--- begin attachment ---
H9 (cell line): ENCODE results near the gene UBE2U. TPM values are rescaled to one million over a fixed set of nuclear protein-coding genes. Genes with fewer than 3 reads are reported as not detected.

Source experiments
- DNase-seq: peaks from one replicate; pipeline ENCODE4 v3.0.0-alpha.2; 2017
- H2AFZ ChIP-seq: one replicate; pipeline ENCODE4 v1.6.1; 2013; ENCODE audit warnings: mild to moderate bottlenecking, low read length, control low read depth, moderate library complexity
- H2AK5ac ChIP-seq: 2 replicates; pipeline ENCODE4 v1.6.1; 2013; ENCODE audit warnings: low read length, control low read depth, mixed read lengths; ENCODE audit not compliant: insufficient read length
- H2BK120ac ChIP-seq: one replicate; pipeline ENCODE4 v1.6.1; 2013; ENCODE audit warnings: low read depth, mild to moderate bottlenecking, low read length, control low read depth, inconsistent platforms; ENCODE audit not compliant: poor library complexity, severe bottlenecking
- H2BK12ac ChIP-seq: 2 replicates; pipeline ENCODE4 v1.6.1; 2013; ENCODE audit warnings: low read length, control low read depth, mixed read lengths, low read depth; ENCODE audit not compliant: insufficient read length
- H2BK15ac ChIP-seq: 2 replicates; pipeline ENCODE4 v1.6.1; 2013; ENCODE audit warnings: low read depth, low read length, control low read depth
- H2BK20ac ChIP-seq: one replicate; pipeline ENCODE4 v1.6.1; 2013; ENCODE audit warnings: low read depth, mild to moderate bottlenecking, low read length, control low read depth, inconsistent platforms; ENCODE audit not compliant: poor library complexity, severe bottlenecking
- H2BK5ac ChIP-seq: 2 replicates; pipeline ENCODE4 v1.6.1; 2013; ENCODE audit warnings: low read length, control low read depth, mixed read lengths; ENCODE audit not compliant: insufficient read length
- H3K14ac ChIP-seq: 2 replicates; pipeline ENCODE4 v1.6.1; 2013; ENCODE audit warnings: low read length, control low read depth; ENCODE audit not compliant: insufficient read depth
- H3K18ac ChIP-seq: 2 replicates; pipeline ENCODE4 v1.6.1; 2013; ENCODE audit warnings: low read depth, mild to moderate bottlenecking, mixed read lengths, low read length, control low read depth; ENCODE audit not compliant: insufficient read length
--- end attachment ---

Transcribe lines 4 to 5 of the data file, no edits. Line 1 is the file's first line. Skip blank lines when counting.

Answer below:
- H2AFZ ChIP-seq: one replicate; pipeline ENCODE4 v1.6.1; 2013; ENCODE audit warnings: mild to moderate bottlenecking, low read length, control low read depth, moderate library complexity
- H2AK5ac ChIP-seq: 2 replicates; pipeline ENCODE4 v1.6.1; 2013; ENCODE audit warnings: low read length, control low read depth, mixed read lengths; ENCODE audit not compliant: insufficient read length